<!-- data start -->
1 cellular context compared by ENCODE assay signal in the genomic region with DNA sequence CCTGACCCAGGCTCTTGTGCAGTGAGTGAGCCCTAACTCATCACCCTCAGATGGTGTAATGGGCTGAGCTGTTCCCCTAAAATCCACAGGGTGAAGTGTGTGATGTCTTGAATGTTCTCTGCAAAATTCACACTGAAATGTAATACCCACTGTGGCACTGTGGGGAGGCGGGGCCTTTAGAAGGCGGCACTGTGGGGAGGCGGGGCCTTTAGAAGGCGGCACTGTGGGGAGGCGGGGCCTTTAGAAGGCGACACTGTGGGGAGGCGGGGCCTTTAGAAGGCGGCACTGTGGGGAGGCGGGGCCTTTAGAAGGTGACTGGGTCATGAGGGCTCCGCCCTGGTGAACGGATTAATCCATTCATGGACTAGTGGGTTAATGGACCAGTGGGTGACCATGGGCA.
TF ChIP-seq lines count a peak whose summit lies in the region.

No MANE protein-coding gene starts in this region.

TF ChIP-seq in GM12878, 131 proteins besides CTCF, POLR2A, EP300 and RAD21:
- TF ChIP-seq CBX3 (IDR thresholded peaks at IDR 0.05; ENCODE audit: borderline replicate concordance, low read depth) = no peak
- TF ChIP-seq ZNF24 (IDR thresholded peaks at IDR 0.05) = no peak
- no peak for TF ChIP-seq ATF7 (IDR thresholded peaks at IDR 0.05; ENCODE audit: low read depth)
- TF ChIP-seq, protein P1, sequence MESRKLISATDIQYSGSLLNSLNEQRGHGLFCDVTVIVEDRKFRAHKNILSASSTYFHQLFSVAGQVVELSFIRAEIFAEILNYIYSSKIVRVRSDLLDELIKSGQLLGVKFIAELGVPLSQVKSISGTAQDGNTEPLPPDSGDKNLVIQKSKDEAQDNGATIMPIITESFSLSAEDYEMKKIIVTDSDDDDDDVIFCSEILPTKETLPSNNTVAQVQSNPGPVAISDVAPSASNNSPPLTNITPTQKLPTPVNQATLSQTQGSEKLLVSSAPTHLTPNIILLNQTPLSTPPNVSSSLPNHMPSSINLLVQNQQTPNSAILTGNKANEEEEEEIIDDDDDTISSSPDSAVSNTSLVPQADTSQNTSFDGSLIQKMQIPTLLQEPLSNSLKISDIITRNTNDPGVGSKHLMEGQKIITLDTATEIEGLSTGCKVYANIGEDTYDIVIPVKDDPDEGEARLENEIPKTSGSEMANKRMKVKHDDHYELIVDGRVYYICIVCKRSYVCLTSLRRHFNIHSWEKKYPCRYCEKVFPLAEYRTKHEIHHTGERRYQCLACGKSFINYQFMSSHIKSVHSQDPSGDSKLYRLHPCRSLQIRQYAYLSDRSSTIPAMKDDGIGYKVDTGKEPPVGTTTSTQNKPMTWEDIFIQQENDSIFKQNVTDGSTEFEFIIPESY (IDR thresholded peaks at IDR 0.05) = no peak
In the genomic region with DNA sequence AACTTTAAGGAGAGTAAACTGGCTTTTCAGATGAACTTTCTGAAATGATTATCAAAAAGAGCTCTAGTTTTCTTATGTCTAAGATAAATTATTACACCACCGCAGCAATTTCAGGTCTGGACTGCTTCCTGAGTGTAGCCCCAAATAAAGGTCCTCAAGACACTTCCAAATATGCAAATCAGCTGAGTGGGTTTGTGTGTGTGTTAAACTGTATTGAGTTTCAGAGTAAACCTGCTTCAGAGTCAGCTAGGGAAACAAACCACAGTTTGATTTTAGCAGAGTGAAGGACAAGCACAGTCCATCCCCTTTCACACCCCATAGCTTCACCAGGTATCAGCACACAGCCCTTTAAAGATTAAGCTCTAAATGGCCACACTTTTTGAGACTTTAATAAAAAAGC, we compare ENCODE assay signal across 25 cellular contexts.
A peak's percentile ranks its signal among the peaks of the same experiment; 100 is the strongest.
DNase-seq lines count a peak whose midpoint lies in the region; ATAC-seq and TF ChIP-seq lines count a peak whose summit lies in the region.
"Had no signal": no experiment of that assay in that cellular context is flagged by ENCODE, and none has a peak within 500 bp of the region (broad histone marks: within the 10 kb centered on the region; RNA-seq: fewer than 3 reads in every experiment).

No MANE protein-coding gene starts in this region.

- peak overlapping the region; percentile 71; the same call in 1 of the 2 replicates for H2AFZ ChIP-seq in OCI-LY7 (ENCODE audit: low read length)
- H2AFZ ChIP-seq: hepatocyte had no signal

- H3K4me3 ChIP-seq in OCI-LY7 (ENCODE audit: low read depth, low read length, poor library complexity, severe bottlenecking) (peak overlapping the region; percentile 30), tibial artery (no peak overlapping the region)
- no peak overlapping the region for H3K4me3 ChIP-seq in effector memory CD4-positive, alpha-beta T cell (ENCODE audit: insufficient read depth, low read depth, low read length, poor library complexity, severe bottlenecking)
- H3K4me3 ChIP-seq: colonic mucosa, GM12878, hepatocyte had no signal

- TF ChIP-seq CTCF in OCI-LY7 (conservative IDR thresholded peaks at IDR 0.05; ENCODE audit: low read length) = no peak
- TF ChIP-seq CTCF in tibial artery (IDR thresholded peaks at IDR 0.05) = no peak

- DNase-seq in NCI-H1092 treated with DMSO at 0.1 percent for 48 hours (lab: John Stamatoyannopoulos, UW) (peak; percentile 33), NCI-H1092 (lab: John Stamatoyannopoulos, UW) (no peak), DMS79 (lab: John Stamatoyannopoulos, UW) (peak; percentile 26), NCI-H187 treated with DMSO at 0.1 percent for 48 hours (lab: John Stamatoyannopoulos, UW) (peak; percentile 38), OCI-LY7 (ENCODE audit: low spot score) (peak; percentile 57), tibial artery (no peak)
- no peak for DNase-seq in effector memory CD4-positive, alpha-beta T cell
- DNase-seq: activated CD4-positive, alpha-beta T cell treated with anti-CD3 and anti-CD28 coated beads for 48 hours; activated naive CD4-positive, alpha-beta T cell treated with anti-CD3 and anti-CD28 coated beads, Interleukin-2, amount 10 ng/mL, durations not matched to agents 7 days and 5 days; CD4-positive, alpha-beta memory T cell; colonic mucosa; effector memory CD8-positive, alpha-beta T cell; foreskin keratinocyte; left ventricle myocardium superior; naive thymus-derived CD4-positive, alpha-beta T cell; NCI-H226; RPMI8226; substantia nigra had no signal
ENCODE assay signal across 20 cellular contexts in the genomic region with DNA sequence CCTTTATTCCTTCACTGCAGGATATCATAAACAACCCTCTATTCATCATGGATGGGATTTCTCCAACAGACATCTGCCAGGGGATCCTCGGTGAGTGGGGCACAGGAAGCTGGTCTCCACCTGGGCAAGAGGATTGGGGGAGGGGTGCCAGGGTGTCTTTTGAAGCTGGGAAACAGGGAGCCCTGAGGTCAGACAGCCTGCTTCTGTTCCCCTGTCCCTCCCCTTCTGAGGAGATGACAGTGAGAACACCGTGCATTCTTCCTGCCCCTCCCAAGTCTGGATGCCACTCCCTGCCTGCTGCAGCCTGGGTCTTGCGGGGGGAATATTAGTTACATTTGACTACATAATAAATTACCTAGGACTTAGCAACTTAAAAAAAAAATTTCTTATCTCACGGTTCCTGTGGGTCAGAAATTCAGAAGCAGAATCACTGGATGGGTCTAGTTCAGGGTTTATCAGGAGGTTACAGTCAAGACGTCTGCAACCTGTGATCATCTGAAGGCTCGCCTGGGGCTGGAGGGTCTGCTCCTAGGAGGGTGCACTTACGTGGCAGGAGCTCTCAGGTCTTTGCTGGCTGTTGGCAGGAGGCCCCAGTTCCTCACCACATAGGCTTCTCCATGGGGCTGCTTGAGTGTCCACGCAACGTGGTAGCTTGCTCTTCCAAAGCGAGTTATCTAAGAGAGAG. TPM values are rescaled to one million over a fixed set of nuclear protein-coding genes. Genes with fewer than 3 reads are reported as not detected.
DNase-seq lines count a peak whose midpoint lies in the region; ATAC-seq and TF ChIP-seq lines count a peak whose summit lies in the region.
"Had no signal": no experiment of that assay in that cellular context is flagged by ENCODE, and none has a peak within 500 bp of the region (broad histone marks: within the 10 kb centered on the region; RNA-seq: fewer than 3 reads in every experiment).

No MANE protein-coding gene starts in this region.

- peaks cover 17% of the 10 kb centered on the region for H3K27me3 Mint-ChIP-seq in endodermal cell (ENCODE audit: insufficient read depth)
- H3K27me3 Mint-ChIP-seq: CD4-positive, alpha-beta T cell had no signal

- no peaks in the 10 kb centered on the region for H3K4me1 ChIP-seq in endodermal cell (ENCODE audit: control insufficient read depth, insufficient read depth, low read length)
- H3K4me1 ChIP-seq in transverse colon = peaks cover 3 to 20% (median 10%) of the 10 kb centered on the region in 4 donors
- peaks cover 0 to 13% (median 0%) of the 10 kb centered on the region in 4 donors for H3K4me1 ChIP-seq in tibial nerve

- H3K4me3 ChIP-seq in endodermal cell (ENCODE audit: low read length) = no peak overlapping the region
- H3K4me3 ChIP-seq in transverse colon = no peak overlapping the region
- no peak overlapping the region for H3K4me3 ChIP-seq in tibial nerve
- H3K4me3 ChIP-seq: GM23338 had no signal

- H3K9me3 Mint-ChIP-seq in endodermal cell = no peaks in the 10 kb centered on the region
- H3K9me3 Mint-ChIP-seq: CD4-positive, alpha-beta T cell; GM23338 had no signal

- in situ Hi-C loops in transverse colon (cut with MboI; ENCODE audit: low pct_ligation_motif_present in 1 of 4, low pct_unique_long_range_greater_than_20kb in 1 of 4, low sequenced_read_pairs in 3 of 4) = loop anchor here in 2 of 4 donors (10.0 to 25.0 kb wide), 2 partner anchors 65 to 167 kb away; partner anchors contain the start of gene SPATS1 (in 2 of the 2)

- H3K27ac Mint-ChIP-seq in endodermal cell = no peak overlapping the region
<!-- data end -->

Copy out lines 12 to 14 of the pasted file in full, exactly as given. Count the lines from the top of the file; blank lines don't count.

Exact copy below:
"Had no signal": no experiment of that assay in that cellular context is flagged by ENCODE, and none has a peak within 500 bp of the region (broad histone marks: within the 10 kb centered on the region; RNA-seq: fewer than 3 reads in every experiment).

No MANE protein-coding gene starts in this region.

- peak overlapping the region; percentile 71; the same call in 1 of the 2 replicates for H2AFZ ChIP-seq in OCI-LY7 (ENCODE audit: low read length)